3.Developing renewable energy projects can be risky and expensive. Amazon enables new wind and solar projects by committing to buying their energy before they’re even built.
In the past, utility companies built wind and solar farms with public funding. The way Amazon enables most of the large-scale renewable projects we’ve announced around the world is through a contract called a power purchase agreement (PPA). In a PPA, we make a commitment to buy the electricity a renewable energy project will produce over a long period of time, usually more than 10 years. This allows the developer to raise funds, purchase equipment, and ultimately construct the project, bringing more renewable energy to electricity grids around the world without direct costs to local energy users.
Amazon’s commitment to buying the energy is what enables these new wind and solar projects to be built.
4.Every location requires a slightly different solution.
Developing a new renewable project requires us to think precisely about the specific challenges of that particular location, as well as the existing mix of energy generation in that part of the grid. In California, for example, the grid has more solar energy in the middle of the day, but it lacks solar energy in the evening when many people are turning on their lights and air conditioning. This big jump in demand means that a grid mostly powered by solar energy during the day will switch to energy from natural gas plants later in the day. One way we’re helping to tackle this is by pairing large-scale battery storage with our solar projects. This allows our projects to store renewable energy generated during times of potential oversupply and use it later in the day when the grid needs it most—enabling the use of carbon-free electricity more often during the day.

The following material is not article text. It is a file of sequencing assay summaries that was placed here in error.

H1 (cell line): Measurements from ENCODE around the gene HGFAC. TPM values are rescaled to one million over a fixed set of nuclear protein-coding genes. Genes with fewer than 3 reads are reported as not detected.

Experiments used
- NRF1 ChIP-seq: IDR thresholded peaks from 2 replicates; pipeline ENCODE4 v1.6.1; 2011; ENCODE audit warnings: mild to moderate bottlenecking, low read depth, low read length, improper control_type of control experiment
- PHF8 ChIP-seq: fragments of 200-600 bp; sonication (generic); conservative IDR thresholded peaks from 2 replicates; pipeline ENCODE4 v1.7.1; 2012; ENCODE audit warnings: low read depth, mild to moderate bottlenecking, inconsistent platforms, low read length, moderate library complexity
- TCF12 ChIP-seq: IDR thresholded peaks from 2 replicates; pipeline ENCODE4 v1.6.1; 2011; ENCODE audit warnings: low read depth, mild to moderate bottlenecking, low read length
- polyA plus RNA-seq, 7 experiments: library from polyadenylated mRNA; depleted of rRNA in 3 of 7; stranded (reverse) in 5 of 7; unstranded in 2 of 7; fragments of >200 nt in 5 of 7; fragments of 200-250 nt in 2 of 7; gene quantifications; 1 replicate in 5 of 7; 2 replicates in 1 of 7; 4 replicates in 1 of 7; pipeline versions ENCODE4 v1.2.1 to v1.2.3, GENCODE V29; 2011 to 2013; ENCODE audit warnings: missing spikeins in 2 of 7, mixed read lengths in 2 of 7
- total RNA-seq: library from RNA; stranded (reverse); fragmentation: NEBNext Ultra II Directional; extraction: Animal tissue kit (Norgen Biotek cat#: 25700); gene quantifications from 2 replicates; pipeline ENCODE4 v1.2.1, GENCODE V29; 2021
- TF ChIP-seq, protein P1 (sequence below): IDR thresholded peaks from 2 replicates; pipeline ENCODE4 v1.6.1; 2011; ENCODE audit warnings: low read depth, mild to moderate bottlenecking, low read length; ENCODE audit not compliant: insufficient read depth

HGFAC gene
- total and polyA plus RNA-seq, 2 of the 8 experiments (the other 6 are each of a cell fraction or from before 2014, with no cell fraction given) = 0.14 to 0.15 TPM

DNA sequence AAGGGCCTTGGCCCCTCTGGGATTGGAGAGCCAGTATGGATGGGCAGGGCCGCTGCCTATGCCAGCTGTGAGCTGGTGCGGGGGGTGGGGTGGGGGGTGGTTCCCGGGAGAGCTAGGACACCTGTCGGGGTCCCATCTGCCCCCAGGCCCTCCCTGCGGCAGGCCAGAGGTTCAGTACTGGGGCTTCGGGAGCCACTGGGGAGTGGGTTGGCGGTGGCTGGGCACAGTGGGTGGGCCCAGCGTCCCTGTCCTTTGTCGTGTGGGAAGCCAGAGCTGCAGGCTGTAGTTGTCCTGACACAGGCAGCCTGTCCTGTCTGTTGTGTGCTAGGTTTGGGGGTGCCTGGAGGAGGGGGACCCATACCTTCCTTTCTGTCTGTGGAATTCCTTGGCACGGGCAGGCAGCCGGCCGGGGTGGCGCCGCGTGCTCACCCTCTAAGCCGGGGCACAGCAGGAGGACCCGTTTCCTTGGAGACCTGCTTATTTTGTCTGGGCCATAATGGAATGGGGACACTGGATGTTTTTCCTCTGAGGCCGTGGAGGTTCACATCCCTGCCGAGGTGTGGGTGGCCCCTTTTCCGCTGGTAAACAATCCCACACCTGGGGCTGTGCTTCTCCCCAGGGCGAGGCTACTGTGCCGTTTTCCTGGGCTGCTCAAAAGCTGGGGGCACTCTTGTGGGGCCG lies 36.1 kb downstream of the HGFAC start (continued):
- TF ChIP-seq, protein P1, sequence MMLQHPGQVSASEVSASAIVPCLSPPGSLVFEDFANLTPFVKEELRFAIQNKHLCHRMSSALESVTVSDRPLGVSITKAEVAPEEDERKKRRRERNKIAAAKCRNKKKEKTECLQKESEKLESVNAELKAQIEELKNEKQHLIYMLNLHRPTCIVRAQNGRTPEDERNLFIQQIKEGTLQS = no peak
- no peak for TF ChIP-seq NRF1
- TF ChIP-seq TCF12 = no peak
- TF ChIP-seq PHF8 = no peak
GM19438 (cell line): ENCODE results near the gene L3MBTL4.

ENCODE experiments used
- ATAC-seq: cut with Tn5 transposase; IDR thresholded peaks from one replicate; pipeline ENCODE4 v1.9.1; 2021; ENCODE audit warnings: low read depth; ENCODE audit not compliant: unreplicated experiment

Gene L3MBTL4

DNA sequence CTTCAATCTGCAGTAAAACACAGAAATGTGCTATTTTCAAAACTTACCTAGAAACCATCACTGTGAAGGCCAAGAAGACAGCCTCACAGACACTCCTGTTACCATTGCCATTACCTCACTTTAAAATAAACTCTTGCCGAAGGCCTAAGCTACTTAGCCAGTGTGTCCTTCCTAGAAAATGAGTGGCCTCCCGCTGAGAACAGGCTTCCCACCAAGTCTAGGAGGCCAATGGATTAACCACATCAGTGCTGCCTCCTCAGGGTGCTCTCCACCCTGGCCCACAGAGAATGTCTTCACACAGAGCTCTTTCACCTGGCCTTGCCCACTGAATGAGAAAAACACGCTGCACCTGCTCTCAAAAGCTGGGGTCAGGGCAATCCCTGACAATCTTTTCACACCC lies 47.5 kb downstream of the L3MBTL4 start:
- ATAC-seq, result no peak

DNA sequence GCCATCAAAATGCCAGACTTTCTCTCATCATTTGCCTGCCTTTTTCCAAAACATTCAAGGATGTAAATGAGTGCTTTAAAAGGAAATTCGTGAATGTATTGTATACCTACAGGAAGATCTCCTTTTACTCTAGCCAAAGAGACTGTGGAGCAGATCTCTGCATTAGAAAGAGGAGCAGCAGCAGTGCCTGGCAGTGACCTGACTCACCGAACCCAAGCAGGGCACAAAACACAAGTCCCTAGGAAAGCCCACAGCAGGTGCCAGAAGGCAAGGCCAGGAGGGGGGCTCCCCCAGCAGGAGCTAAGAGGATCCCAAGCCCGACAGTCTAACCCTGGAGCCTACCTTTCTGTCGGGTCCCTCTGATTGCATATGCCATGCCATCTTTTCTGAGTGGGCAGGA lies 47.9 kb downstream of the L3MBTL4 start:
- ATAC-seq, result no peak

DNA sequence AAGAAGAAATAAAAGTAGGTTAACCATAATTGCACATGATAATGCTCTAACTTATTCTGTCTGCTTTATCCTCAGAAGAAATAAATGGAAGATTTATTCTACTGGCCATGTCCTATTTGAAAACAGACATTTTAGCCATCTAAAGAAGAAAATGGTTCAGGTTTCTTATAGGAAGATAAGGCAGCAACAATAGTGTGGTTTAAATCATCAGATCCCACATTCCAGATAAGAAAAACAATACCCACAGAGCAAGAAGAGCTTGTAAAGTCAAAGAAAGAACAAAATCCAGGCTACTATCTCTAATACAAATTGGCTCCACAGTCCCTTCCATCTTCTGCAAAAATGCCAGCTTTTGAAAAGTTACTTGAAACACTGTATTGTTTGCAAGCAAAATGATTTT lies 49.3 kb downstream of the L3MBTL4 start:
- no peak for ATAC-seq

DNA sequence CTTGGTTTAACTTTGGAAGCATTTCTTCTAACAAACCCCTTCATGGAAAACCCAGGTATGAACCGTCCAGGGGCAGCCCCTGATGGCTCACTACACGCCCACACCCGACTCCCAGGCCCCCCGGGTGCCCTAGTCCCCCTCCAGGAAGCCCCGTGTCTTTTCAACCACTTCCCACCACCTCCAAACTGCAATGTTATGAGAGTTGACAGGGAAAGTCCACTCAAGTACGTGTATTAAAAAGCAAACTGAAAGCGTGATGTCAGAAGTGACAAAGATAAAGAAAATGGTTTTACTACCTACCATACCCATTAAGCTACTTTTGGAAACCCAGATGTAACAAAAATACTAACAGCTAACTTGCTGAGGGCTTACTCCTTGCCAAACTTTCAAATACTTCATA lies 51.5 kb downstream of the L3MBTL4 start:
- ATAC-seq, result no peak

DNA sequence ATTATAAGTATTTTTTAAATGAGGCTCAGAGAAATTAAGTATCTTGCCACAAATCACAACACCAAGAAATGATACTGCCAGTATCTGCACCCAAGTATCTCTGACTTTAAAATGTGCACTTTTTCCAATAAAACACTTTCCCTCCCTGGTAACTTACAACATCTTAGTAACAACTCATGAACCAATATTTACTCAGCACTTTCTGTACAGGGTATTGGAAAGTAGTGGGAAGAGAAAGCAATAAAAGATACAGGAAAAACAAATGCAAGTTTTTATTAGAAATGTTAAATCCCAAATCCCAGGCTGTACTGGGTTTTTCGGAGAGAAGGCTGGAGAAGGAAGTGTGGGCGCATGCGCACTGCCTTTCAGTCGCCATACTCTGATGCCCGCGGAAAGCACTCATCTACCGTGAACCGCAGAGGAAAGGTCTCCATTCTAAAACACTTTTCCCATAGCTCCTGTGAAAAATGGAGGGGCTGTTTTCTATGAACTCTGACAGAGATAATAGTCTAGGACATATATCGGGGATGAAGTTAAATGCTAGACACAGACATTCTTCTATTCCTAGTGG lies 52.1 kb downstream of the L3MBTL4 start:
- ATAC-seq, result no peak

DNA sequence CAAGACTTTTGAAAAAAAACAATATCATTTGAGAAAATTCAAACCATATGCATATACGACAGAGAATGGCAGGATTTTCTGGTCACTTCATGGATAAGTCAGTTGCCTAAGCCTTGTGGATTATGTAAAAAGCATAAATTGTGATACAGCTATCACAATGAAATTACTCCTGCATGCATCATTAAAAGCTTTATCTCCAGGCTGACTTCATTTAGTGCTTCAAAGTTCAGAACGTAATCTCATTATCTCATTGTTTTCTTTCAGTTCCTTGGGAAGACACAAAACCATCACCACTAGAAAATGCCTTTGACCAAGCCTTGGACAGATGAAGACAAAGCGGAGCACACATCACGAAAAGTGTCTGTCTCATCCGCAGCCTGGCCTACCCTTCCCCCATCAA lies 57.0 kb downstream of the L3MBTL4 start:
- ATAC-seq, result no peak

5.In many places, grids aren’t ready for the renewable energy that’s due to come online.
In the U.S., the demand for renewable energy has grown significantly and that’s critical to meeting the carbon reduction goals set by the Biden administration and companies like Amazon. But right now, the U.S. has more clean energy projects in the pipeline than the grid can handle. More investment needs to be made in the transmission and distribution system—all the physical infrastructure that actually moves electricity from the wind farm or solar plant where it’s generated to where it can be used—to support these projects as they start to come online. As we look to the future, with more companies like Amazon investing in renewable energy at the same scale and level of utilities, we are committed to contributing ideas in this conversation. In the U.S., some states are moving forward with proposed new bills that mandate 100% clean energy use for some energy users. All of this well-intentioned effort depends on grids being able to support new renewable projects. That’s why Amazon is helping to create the right policies and incentives that will enable and encourage the much needed build-out of the transmission system.
Amazon recently recommended to the U.S. Federal Energy Regulatory Commission that it should require transmission providers to take a more forward-looking approach that considers a broader array of transmission needs. This would include those resulting from direct corporate purchases along with corporate and state renewable energy goals, so that homeowners and other electricity customers do not foot the bill for transmission projects to serve aging, fossil-fuel generation.